Northern Irish social workers could be prosecuted due to benefits ‘rape clause’ | UK news

Social workers have warned that they could face criminal prosecution as a result of the government’s decision to extend the two-child limit on benefits, which carries a controversial “rape clause”, to Northern Ireland.

The policy, which only allows a mother to receive key benefits for a third or subsequent child if their conception involved non-consensual sex, has led to huge controversy across the UK.

But it is causing particular alarm in Northern Ireland, where it is an offence not to report a crime to police. That has raised concerns that women will be criminalising themselves if they later come forward and reveal they were raped.

The Northern Ireland Association of Social Workers has written to Labour’s Owen Smith to warn that there is also a potential impact for its members.

“Exemptions sought on the basis of a child conceived as a result of a ‘non-consensual sexual act’ require claims to be accredited, and this accreditation can be undertaken by a range of groups, including ‘registered social workers’,” said the NIASW chair, Colin Reid.

“Despite there being various reasons why the claimant may not want the rape to be reported, unless this matter was brought to the attention of the police, the social worker may be liable to criminal prosecution.”

The intervention comes after Smith raised the alarm about ministers trying to impose the policy on universal credit recipients in Northern Ireland, despite the fact that Belfast does not have a functioning executive.

He is demanding a debate and vote in parliament on the issue, which could put Theresa May on a collision course with the DUP, which has previously opposed the policy, but is propping up her minority government.

The policy applies across England, Scotland and Wales for tax credit and universal credit recipients. In Northern Ireland, it has not yet been extended to the latter group, which has opened up an opportunity for Labour to call for a discussion in parliament.

Reid said NIASW was seeking legal advice as to how the relevant section 5 of the 1967 Criminal Law Act (Northern Ireland) would be applied in these situations.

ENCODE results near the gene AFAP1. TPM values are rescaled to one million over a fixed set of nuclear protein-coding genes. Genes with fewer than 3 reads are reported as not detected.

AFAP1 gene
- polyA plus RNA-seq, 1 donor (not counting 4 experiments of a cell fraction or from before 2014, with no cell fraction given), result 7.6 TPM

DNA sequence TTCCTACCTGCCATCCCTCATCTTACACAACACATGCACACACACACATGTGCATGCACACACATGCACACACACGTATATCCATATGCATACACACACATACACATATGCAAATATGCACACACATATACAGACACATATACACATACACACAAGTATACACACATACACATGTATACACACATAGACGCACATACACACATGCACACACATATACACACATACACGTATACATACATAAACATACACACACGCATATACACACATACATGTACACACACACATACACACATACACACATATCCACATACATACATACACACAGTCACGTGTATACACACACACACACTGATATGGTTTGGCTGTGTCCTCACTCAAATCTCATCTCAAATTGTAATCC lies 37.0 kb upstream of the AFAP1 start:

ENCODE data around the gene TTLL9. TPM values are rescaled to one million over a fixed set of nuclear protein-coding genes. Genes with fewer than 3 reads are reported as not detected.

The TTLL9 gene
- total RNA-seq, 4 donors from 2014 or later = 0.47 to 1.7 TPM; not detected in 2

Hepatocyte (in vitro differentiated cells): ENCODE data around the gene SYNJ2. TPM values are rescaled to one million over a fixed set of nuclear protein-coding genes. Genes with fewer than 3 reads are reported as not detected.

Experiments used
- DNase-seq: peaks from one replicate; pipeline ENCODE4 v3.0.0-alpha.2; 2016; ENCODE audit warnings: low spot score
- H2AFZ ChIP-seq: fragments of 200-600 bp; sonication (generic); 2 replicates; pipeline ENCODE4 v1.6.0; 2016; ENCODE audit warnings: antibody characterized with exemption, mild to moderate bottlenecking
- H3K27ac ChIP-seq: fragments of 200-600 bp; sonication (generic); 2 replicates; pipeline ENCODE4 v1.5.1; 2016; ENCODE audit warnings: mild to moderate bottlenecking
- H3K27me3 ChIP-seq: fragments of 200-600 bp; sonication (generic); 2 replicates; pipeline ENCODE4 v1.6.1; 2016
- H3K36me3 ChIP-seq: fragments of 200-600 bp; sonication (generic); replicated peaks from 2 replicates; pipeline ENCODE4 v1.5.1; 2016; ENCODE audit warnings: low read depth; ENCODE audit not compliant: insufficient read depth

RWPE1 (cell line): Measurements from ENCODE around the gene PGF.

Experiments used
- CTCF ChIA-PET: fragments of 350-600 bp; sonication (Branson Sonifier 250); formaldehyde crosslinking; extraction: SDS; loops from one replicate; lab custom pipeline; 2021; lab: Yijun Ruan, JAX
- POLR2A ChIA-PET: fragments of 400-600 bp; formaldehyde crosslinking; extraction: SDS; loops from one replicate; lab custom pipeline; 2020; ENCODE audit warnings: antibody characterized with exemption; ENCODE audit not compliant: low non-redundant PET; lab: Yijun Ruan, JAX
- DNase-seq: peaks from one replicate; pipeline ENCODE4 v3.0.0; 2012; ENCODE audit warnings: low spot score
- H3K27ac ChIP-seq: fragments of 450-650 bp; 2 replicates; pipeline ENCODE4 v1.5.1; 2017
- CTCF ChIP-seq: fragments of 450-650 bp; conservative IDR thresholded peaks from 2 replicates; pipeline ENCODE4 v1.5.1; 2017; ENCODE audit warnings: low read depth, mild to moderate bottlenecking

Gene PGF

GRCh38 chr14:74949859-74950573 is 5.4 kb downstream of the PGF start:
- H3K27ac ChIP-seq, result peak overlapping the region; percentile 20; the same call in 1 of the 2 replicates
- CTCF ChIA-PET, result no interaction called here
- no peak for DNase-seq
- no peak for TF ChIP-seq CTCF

Smith has written to the work and pensions secretary, David Gauke, and the home secretary, Amber Rudd, about the situation, warning that the punishment for failing to report a crime in Northern Ireland can be two years in prison.

“I am writing in order to ask you what consideration you have given to these concerns and what your government is planning to do to ensure that these vulnerable women and DWP [Department for Work and Pensions] employees are not criminalised by their actions,” he wrote to Gauke.

In a second letter to Rudd, Smith asked whether the government was looking to reform criminal laws in Northern Ireland to prevent any possibility of a mother or social worker facing prosecution.

Smith previously told the Guardian: “There is no way the Tories should be able to get away with introducing these controversial changes without parliament debating and voting on them, especially in the absence of devolved government in Northern Ireland.”

A government spokesperson responded: “This reform ensures people on benefits have to make the same choices as those supporting themselves solely through work. But we have always been clear this will be delivered in the most effective, compassionate way, with the right safeguards in place.

“This exception is crucial to protect women who are faced with this very difficult situation, and by using third-party professionals who already support vulnerable women, we can ensure it can be applied as sensitively as possible.

“The third-party professionals involved do not need to seek any evidence to confirm the circumstances.”

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